Most of the banks in an EU-wide stress test seem to have ample capital or exceed the yardstick 10% of funds, according to a ‘worst case scenario’ exercise conducted on 89 systemic banks that represent about 70% of the European banking system.
Two of the three Cypriot banks considered for the stress test, Bank of Cyprus and Hellenic, dropped below the benchmark and may require more capital due to their inability to lessen their exposure to non-performing loans and mortgaged properties.
In its study, the European Banking Authority said that most of the European banks seem to have overcome the strains imposed by the Covid crisis with an aggregate common equity tier 1 (CET1) capital ratio above 10%, at the end of the stress test horizon.
While BoC and Hellenic and systemic RCB Bank were not among the 89 banks tested, the European Central Bank published selected information on 51 smaller banks, including the three Cypriot lenders.
Economist Fiona Mullen explained that since the bailout programme in 2013-15, these three banks had been directly supervised under the Single Supervisory Mechanism (SSM).
“The tests on the 51 banks found that the common equity tier 1 (CET1) ratios of 12 banks, including BoC and Hellenic, would fall below the minimum 8% threshold under the adverse scenario.
The CET1 ratio of RCB Cyprus would be between 11% and 14%,” she said in her monthly Sapienta Country Analysis for July.
In the analysis, she had noted that “both BOC and Hellenic Bank are already being obliged to issue debt securities to meet certain capital buffer requirements.
“The results of these tests may also lead to a higher requirement for core capital (equity), which in turn would require share issuance.
“The entry of Eurobank Greece into Hellenic might be in anticipation of such a requirement.”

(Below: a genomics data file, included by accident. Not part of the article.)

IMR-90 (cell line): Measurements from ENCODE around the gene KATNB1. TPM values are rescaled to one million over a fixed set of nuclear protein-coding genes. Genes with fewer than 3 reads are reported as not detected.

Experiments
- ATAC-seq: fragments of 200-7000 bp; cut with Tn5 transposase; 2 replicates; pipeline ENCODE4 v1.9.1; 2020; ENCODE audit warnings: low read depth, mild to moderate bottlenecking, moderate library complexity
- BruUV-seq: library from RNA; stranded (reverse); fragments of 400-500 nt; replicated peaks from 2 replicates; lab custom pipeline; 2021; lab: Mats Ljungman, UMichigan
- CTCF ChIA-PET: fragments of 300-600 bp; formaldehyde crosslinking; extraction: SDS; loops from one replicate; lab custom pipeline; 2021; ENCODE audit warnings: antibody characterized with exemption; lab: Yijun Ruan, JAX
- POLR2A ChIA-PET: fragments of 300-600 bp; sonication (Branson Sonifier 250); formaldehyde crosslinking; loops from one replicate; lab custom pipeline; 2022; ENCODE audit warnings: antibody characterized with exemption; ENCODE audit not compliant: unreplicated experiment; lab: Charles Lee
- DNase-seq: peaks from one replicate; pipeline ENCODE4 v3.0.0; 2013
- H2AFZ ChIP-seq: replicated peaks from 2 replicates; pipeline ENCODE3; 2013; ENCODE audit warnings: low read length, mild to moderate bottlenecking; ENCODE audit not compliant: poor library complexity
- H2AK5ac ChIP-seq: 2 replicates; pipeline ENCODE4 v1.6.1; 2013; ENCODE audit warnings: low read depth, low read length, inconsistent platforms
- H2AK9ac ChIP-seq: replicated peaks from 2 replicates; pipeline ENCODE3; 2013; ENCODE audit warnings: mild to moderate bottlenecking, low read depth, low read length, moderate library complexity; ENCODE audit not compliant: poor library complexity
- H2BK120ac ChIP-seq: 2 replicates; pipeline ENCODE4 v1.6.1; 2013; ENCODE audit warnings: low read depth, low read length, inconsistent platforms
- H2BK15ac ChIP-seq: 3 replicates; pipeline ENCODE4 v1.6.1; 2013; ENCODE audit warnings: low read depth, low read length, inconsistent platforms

Last month, Third Point Hellenic Recovery Fund L.P. said it was selling its 12.6% stake in Hellenic Bank to Athens-based Eurobank SA for an estimated €41.6 mln, ending fund manager Daniel Loeb’s unproductive venture into the Cyprus market.
After several capital increases since the initial rescue in 2013, Demetra is the biggest shareholder with 21% as of May 24, followed by Wargaming’s 20.2% and Third Point Hellenic Recovery Fund 12.6%.
Newcomers in the share capital include strategic investors Poppy SARL (representing US investment manager PIMCO) with 17.3% and Canadian-based Senvest International with 5.1%.
Hellenic Bank has also seen several changes at the board and management level in recent years to return it to profitability and better manage its takeover of the vast burden from the now-defunct Cooperative Central Bank.
NPEs, foreclosure suspension
The main obstacles to the progress of the two systemic banks in Cyprus are non-performing exposures (NPEs) that increased in the first quarter of this year, and the continued suspension of foreclosures, at least until October.
Both banks continue to offload mortgages to independent asset managers, while further staff reductions are on the cards, impacting their customer service and productivity levels.
Business news site Stockwatch quoted sources saying, “the picture of the Cypriot systemic banks does not correspond to the overall picture presented for the banks of the Eurozone.”
“They claim that the picture is not a cause for concern, but it does indicate that Cypriot banks may need to take measures to manage the credit risks they face after the end of 2022.
“They also point out that the simulation exercise takes into account the pandemic factor, but to a limited extent,” Stockwatch reported.
RCB Bank said the stress test results showed it had a common equity tier 1 ratio (CET1) in the adverse scenario of 11 to 14%, the highest in the Cyprus banking sector.
“The availability of significant capital reserves enables the bank to continue implementing its plans on further expanding its operations in Cyprus and thus steadily supporting businesses and in turn the recovery and growth of the economy,” said RCB Bank CEO Dr Kirill Zimarin.